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Washington Calling

Guard pulls back from border ... A new light ... Spy planes
Scripps Howard News Service


August 04, 2007

WASHINGTON -- It's occurring largely under the nation's radar screen, but the National Guard is well on the way to pulling thousands of its troops back from the border with Mexico, even though there are not enough civilian officers to replace them.

At its height, Operation Jump Start -- as the effort was named when it began in June 2006 -- deployed about 6,000 citizen-soldiers from around the country to New Mexico, Arizona, Texas and California to bolster the border against illegal immigrants and drug smugglers attempting to enter.

By Sept. 1, 3,000 of the 6,000 guards will be gone. The rest will leave the border next July. The guard deployment was intended to fill in the gap while the U.S. Border Patrol hired and trained 6,000 new officers. So far, only about 2,000 are ready for duty.

Guard leaders say the assignment has been a success, with its troops aiding in the apprehension of 85,000 aliens, the seizure of 201,000 pounds of marijuana and the repair of 428 miles of roads. On the down side, three guardsmen in Texas have been charged with conspiring to smuggle more than 100 illegal immigrants across the border they were supposed to be monitoring.


The super-secret National Security Agency usually doesn't even acknowledge its personnel are deployed in Iraq, but officials made an exception recently to honor a Navy code expert "on a cryptologic mission" who died when a roadside bomb in Baghdad blew up near his Humvee in early July. The name of Petty Officer Steven Daugherty was added to the NSA's Cryptologic Memorial Wall at Fort Meade, Md., joining the 157 other military and civilian cryptologists who have perished while "serving in silence" since World War II.


A new light may soon shine in every U.S. government office in Washington and around the nation. A measure to mandate the exclusive use of "energy star" qualified light bulbs in federal buildings was enthusiastically embraced as an amendment to a House spending bill. If the amendment survives the rest of the legislative process, the bulbs -- which use about 75 percent less energy and last up to 10 times longer than standard incandescent bulbs -- will be required beginning October 1.


What's in their wallets? Determined to find out, the Politico newspaper and Web site looked at Capitol Hill lawmakers' financial disclosure reports and discovered that 48 representatives and three senators were each carrying more than $10,000 in family credit-card debt at some point last year.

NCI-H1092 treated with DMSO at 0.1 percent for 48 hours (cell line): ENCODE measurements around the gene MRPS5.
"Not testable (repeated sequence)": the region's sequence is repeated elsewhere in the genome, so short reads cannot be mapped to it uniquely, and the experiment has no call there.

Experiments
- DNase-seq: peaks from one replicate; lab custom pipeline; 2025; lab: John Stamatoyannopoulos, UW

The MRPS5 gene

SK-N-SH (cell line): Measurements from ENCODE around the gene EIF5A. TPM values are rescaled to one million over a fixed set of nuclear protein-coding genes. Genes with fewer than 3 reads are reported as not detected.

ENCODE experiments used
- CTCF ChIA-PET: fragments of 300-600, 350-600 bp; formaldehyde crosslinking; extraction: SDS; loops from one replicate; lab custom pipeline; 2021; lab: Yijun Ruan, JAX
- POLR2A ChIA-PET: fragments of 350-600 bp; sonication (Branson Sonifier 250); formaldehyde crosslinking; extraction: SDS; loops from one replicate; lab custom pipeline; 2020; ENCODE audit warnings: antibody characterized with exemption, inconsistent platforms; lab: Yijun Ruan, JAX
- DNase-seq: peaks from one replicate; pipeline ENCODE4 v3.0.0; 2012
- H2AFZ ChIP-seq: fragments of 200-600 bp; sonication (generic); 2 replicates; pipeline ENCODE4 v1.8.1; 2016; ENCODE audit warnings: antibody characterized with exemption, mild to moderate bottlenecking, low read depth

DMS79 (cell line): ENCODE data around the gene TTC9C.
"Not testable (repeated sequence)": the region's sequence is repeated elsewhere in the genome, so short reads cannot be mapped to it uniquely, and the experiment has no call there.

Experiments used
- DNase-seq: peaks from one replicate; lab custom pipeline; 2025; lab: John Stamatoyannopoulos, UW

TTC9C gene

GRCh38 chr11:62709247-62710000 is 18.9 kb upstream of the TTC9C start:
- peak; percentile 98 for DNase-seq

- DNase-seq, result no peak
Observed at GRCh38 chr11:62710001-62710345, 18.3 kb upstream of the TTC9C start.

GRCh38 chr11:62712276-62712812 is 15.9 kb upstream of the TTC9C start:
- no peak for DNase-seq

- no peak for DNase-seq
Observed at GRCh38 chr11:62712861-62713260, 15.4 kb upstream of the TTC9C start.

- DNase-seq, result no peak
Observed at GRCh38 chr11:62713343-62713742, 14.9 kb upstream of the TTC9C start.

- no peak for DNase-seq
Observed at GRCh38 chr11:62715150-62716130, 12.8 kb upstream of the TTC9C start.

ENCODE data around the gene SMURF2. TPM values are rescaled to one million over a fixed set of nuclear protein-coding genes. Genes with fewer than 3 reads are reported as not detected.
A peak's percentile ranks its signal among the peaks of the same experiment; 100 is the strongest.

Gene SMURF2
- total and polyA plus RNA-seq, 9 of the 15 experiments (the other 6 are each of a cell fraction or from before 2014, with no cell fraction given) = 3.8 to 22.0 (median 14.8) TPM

Some of the biggest balances:

-- Rep. Nick Rahall, D-W.Va., reported a total balance of at least $55,000, which he said he used to pay college costs of his three kids and to remodel three family homes.

-- Rep. Robert Wexler, D-Fla., was in the red for between $50,000 and $100,000, which his office said went for the costs of raising four kids, including one heading to college.

-- Sen. John McCain, R-Ariz., and a GOP presidential candidate, carried between $90,000 and $215,000 in debt from cards used by his wife and child. His office declined to comment.

-- Rep. John Kuhl, R-N.Y., had a balance of as much as $60,000, which he also said came from college tuition bills for his three kids. He bragged to Politico that he managed to get cards with interest rates of only 3.9 percent and 4.9 percent.


It's been a tough 12 months for the Pentagon's Predator spy plane, with more than five of the $3 million drones crashing during that span. Two went down in just two days this past week in the vicinity of the Balad Air Base in Iraq. Neither of those is believed to have been victims of attack.

In an Aug. 3, 2006, mishap, one of the remote-controlled aircrafts bit the dust at Creech Air Force Base in Nevada when the "pilot" on the ground meant to push the button that lowers the plane's landing gear but instead mistakenly pushed the one to shut down the engine.

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